Tag Archives: oitnb

TV Review – Orange is the New Black – Season 6 Review (Spoilers Abound)

Hey 3.5 readers.

I don’t have time to give this season the in-depth review it deserves, so I’ll try to break it down quickly.

I felt the first couple seasons were an interesting look into prison life.  Hollywood tends to really ham up prison portrayals –  i.e. that classic scene where the main character enters the joint for the first time and the prisoners throw rain garbage and flaming pieces of whatever down upon him out of their cells.

While I’m sure violence is an ever present threat in prisons (and is portrayed a lot on this show) the show gave an aspect that other shows about the clink rarely showed, i.e., that it’s all one great big glorified high school for adults, complete with social cliques, winners, losers, a great big fishbowl where everyone is in everyone else’s business and the slightest bit of gossip can wreak all kinds of havoc.

I felt in later seasons, the show started to jump the shark as the more outrageous the shenanigans got.  At times, some of the tomfoolery seemed unlikely and increasingly far fetched.

But this last season really brought the series home.

Here, the OITNB girls, or a segment of them anyway, end up in the “max” prison, following a riot that goes bad.  Alas, they find themselves as pawns in the neverending war between two geriatric sisters with a longstanding grudge that has existed since the 1980s.

Lots of emotion, sadness, all sorts of bad things happen.

If the showrunners wanted to, they could probably end the series here.  Piper goes home and assumedly, like the real Piper she was based on, will write a book about her time in the can.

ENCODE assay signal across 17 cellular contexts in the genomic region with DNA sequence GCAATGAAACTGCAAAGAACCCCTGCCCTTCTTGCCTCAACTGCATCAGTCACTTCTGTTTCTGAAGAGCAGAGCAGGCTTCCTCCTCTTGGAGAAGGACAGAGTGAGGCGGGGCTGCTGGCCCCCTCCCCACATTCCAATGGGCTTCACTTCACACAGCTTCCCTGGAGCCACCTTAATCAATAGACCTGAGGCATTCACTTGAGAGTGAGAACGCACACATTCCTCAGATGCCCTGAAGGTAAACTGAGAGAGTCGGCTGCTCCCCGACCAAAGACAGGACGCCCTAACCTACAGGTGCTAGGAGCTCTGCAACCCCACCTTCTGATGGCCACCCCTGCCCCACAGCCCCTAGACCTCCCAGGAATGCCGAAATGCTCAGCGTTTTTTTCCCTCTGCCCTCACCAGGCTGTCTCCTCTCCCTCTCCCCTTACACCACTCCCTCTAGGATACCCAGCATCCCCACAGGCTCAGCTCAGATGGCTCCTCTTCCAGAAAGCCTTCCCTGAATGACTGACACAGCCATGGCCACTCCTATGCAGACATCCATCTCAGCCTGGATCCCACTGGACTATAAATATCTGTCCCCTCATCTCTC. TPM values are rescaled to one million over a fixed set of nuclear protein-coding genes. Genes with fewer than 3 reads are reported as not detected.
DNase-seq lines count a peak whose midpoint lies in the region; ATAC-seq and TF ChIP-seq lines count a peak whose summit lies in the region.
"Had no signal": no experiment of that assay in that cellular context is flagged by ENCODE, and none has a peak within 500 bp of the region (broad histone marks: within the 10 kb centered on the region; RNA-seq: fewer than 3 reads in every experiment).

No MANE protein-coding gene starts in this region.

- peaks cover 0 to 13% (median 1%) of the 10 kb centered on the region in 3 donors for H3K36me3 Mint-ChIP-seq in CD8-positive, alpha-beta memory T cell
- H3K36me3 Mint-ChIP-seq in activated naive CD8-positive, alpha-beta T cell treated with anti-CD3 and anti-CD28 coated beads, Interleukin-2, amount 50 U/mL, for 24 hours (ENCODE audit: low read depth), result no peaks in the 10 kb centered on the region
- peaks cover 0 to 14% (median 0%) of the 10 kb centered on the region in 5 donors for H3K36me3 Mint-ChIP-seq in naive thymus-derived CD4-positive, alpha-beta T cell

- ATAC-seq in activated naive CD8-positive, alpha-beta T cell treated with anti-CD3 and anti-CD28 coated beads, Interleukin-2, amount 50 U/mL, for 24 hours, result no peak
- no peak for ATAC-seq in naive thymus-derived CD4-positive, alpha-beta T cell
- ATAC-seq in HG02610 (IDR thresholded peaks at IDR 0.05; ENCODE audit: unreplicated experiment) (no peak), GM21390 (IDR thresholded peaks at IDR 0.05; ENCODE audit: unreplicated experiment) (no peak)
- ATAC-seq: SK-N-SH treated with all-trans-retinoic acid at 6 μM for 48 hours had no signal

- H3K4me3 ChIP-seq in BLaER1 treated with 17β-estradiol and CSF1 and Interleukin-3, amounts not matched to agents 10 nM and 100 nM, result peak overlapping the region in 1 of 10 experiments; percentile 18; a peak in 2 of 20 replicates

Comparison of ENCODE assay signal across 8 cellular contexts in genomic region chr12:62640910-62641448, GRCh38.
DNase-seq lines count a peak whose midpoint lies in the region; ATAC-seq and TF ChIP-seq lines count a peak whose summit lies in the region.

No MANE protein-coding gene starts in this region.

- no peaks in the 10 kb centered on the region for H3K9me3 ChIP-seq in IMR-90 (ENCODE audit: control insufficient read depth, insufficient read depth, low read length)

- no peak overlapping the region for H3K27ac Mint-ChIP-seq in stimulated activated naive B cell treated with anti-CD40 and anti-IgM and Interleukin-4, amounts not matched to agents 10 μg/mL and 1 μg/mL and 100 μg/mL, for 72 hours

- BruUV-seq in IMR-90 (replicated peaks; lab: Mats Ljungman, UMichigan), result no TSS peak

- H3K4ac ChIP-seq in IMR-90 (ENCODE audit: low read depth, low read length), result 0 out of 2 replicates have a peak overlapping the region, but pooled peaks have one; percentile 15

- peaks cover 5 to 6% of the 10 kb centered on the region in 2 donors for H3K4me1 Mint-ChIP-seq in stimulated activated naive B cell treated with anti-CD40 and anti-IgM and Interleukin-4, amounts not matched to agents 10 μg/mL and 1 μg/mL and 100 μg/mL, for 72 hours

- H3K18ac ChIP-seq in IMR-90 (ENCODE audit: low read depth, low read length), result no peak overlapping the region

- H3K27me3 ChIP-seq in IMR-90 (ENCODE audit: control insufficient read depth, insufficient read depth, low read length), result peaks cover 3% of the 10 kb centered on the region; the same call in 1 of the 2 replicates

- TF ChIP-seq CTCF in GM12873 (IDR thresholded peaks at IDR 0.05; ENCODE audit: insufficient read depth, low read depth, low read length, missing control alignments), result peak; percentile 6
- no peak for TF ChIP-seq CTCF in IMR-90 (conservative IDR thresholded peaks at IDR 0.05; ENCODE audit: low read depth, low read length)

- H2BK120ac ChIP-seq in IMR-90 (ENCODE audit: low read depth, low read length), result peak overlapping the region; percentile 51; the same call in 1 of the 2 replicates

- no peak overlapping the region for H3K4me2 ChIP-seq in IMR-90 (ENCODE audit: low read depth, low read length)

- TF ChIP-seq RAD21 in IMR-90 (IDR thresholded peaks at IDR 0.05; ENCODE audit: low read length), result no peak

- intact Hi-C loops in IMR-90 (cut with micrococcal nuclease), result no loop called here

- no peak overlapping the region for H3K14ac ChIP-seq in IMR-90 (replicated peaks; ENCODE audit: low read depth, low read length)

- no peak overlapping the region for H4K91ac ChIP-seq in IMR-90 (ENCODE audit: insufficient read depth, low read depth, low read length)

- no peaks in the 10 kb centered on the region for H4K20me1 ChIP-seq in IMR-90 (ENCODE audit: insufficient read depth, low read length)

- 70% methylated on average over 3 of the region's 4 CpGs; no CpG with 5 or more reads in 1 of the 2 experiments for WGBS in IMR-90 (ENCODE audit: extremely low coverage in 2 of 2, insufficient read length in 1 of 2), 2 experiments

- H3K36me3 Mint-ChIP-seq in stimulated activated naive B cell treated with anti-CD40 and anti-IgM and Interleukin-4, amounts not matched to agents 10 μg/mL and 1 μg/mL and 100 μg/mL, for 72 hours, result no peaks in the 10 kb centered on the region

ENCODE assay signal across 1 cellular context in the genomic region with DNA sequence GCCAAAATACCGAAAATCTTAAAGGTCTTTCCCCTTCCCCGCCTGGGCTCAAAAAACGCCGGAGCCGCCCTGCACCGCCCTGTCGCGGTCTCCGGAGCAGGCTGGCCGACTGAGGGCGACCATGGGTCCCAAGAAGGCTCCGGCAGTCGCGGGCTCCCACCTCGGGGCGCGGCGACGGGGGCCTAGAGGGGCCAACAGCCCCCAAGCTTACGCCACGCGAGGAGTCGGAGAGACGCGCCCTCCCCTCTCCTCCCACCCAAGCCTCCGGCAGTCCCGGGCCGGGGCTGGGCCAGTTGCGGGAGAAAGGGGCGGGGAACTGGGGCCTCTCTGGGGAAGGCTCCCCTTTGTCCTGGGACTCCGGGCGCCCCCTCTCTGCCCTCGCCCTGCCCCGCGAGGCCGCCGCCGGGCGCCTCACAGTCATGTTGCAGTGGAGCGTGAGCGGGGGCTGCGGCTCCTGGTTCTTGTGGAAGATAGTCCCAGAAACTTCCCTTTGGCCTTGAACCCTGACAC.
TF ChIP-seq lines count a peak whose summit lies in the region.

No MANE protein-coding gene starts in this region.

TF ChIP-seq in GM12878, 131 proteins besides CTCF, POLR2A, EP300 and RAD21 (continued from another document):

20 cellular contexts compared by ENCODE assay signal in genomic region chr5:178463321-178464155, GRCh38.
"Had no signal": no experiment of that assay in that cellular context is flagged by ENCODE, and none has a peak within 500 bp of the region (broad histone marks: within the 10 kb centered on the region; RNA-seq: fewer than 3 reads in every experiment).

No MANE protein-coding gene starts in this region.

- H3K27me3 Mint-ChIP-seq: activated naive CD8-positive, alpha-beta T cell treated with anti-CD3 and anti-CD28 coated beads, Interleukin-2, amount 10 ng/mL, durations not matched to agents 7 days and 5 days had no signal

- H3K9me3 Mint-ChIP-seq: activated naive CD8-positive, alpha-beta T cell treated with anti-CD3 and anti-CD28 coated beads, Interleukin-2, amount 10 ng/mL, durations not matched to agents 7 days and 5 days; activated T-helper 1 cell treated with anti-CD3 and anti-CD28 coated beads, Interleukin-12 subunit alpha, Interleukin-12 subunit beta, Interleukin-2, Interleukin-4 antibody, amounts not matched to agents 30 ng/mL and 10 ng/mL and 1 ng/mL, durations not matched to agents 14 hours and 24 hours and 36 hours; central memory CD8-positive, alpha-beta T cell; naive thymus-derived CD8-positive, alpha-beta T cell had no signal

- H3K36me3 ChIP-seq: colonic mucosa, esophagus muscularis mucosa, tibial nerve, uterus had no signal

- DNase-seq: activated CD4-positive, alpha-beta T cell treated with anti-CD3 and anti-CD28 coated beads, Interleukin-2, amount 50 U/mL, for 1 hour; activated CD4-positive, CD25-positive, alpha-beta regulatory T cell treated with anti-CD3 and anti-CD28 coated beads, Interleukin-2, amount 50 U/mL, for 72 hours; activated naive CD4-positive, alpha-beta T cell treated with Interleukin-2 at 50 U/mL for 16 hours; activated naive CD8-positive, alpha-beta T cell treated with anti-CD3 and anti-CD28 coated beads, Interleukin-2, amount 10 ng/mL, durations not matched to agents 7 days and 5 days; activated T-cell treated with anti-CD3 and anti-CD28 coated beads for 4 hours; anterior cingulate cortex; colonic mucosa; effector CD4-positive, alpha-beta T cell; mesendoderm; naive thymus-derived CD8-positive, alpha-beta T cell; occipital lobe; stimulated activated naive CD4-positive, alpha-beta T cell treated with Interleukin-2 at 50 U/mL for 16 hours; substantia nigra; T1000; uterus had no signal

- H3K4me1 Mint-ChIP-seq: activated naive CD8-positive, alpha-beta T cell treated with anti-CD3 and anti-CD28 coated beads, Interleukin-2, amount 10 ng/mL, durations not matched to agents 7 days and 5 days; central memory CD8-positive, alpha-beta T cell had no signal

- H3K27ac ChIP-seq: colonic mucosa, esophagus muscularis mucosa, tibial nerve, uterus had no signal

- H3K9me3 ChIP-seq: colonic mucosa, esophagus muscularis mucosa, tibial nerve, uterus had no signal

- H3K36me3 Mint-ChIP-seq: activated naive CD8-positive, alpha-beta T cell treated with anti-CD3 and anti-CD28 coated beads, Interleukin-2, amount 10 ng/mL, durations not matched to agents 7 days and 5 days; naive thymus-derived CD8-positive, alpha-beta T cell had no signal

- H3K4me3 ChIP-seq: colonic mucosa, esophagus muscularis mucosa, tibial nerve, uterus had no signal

Vause looks like she will atone for her sin of putting Piper in prison in the first place – then again, maybe not as it looks like the boss she had to swear allegiance to in order to get Piper off the hook is no longer around.

Taystee goes down for a crime she didn’t commit but is the poster child for how the system swallows poor young African Americans up.

Black Cindy will forever want to do the right thing, be unable to do the right thing, but always feel guilty for not doing the right thing.

I could go on and on, there are so many characters that I dont think it’s possible for all of their storylines to be resolved (other than most of them will be in the slammer for a long time) I think overall, this season finale brought home a lot of stuff for the main members of the ensemble.

I’ve read that there will be a season 7.  I assume this will be where Piper the ex-inmate becomes Piper the author.  Perhaps the writers will figure out a way to get Taystee out of the fix she is in.

At times, the show goes overboard and over the top.  Sometimes I think it is too liberal as many of the women are portrayed as poor little birds who couldn’t help but be there.  Many of the back stories show people who started out somewhat ok, then just made one bad choice and ended up in jail.  Flaca, for example, sold colored pieces of paper, told kids it was acid to make a buck, only to be charged when a classmate was dumb enough to believe he was tripping when he wasn’t and kill himself.

But then at other times, the show will get real…sometimes too real…the backstory scene where we learn what the 1980s bitties did to get locked up is too scary for words.

Guards are often portrayed as roid addled, power tripping losers but then we also see how they suffer behind the scenes too.

The show could end here and be a rare show that ties up all the ends but it sounds like it has at least another season left.  The writers will have to keep towing that difficult to balance light between humor and abject horror, never going too far into one side or the other.

STATUS: Shelf-worthy.



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Writing Choices – Orange is the New Black and Polarizing Social Issues

Hey 3.5 readers.

BQB here with another installment of “Writing Choices.”

If you’re like me, you look forward to OITNB’s return in June every year on Netflix.  It’s been a guilty pleasure for me for a long time now.  Hard to believe the fifth season started streaming yesterday.